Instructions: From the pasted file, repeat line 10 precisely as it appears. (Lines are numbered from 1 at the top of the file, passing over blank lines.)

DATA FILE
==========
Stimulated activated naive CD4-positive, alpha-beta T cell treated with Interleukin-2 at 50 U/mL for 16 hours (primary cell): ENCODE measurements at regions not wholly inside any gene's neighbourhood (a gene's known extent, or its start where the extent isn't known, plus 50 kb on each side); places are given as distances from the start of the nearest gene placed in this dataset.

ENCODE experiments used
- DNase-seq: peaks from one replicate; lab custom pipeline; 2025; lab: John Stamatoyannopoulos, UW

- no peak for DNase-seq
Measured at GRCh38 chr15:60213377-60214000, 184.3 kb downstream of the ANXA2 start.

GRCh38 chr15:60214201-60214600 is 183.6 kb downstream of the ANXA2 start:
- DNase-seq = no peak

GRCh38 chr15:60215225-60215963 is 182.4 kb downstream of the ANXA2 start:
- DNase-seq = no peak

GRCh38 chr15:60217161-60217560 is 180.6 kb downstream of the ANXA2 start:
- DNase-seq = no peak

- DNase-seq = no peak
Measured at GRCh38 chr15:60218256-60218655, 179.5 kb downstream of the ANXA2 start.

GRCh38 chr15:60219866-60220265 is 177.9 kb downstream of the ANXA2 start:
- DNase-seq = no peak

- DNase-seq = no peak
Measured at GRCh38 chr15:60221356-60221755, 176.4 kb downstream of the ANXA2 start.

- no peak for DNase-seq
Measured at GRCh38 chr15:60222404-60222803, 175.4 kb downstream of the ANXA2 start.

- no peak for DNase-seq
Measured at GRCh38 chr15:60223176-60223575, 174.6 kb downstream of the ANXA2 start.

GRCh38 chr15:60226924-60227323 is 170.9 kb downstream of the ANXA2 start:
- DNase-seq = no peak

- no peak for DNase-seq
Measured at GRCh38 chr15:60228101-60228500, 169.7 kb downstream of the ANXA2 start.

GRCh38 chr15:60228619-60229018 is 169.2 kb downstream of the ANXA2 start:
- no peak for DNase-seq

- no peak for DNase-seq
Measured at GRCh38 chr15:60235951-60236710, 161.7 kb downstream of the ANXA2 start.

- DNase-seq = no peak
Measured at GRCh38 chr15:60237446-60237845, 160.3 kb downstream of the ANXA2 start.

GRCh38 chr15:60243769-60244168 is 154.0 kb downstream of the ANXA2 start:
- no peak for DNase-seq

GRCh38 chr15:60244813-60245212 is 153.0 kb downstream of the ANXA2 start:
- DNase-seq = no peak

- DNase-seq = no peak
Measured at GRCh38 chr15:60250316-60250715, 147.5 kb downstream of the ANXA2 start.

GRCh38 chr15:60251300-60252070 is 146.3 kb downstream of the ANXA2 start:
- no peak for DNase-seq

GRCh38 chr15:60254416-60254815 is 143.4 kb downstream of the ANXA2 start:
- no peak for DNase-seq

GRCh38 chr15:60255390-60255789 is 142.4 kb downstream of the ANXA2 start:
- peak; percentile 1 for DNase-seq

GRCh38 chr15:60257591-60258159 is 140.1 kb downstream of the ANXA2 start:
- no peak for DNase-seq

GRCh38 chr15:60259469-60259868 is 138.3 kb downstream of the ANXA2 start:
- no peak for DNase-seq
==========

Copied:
GRCh38 chr15:60217161-60217560 is 180.6 kb downstream of the ANXA2 start: